"Because that's where the money is."
Willie Sutton, when asked in 1934 why he robbed banks
Washington is having a Willie Sutton Moment. Such moments occur when government, finding its revenue insufficient for its agenda, glimpses some money it does not control but would like to.
Sen. Charles Grassley (R-Iowa) and Rep. Peter Welch (D-Vt.) recently convened a discussion of how colleges and universities should be spending their endowments. Grassley, who says more than 135 institutions each have endowments of more than $500 million, says perhaps they should be required to spend 5 percent of those endowments each year. Welch has introduced legislation to require that percentage to be spent to reduce tuition and other student expenses.
This government reach for control of private resources comes even though last year colleges and universities spent, on average, 4.6 percent of their endowments. Furthermore, most endowments are too small to be a significant source of captured money.
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Last fiscal year, Harvard's endowment, earning an 8.6 percent return, grew from $34.9 billion to $36.9 billion. Although less than the 23 percent return in the previous year, it was an excellent performance, considering the economic turbulence. But only 45 private institutions have endowments of more than $1 billion. Among the other 98 percent (1,565) of institutions, the median endowment is just $14 million. So government in a Willie Sutton mood would target the wealthiest institutions those that are the foundation of basic research that undergirds American prosperity, and that have the most generous financial aid programs for students.
Nowadays, much of politics consists of telling voters that the prices of many things they buy gasoline, health care, higher education are unreasonable. But demand for higher education has not declined, even though its price at many institutions has risen faster than the price of health care. Parents continue to pay rising tuition costs because they consider higher education a reasonable investment. They know that, today, wealth creation is driven by "human capital" trained minds and that "you earn what you learn."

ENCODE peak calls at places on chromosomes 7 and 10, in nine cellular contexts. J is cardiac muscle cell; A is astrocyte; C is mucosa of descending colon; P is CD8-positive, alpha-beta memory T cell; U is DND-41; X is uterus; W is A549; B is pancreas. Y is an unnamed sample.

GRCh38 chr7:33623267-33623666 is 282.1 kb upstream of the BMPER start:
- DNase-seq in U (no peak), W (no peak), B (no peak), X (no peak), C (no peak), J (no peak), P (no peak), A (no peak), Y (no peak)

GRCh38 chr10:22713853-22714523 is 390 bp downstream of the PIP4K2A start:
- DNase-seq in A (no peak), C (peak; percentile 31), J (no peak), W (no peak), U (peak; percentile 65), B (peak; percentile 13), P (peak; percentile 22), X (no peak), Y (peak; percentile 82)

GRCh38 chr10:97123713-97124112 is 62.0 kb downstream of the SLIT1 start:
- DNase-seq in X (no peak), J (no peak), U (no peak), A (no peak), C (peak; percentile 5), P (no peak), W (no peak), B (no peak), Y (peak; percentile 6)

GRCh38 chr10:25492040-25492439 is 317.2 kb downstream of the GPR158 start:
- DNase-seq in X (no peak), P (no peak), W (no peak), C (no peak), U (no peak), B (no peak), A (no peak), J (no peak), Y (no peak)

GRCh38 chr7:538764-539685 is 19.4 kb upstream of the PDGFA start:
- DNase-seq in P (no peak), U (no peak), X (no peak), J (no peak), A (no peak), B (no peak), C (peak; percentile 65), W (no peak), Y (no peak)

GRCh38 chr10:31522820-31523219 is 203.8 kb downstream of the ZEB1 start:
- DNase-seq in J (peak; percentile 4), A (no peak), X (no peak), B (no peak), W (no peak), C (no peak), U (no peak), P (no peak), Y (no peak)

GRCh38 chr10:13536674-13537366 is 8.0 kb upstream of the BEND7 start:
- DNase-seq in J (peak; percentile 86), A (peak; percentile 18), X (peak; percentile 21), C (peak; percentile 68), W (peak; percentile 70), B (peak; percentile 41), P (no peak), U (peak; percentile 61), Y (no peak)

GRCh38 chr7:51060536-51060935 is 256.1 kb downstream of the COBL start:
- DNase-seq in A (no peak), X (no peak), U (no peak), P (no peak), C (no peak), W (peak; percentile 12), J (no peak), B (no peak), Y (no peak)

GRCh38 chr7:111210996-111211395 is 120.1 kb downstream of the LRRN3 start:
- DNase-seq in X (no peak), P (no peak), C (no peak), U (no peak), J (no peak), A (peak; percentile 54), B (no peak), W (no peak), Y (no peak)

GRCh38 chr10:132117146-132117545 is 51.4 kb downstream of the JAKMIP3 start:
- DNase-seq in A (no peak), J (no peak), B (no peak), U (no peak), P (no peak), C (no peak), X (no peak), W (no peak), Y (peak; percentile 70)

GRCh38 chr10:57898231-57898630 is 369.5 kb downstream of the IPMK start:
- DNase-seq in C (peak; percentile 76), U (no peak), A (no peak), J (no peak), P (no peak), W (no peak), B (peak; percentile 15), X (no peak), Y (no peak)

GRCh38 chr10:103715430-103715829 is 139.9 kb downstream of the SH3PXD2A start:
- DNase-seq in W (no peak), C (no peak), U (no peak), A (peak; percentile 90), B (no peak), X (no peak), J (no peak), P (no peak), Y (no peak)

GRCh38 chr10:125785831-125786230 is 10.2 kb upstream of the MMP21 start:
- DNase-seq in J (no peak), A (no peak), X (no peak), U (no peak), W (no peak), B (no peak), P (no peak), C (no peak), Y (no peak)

Daniel Mark Fogel told the Grassley-Welch panel that at the University of Vermont, of which he is president, 60 percent of undergraduates and 74 percent of this year's freshman class are from out of the state. They pay the nation's second-highest nonresident tuition, which subsidizes the lower tuition paid by Vermonters and helps offset declines in state appropriations.
Some Massachusetts state legislators, committing two of the seven deadly sins, are angry because tax revenue does not match their ambitions and are envious of Harvard. They suggest raising more than $1 billion annually with a 2.5 percent assessment on the nine colleges and universities in the state that have endowments of more than $1 billion.
California legislators, disguising a third sin, avarice, as concern for "diversity," want to require large California foundations to report the race, gender and sexual orientation of their trustees, staff and grant recipients. Other state legislatures will emulate this step toward government control of the flow of philanthropy.
So it goes. The almost erotic pleasure of spending money that others have earned and saved is one reason people put up with the tiresome aspects of political life. And now the government's response to the financial crisis, including the semi-nationalization of nine major banks, has blurred indeed, almost erased the distinction between public and private sectors.
Hundreds of billions of dollars that the political class would have liked to direct for its own social and political purposes have been otherwise allocated. That allocation, by government fiat rather than by market forces, must reduce the efficiency of the nation's stock of capital. Which in turn will reduce economic growth, and government revenue, just as the welfare state primarily pensions and medical care for the elderly becomes burdened by the retirement of 78 million baby boomers.
As government searches with increasing desperation for money with which it can work its will, Willie Sutton Moments will multiply. Government has an incentive to weaken the belief that the nation needs a vigorous and clearly demarcated sector of private educational and philanthropic institutions exercising discretion over their own resources.
So the frequently cited $700 billion sum is but a small fraction of the cost, over coming decades, of today's financial crisis. The desire of governments to extend their control over endowments and foundations is a manifestation of the metastasizing statism driven by the crisis. For now, its costs, monetary and moral, are, strictly speaking, incalculable.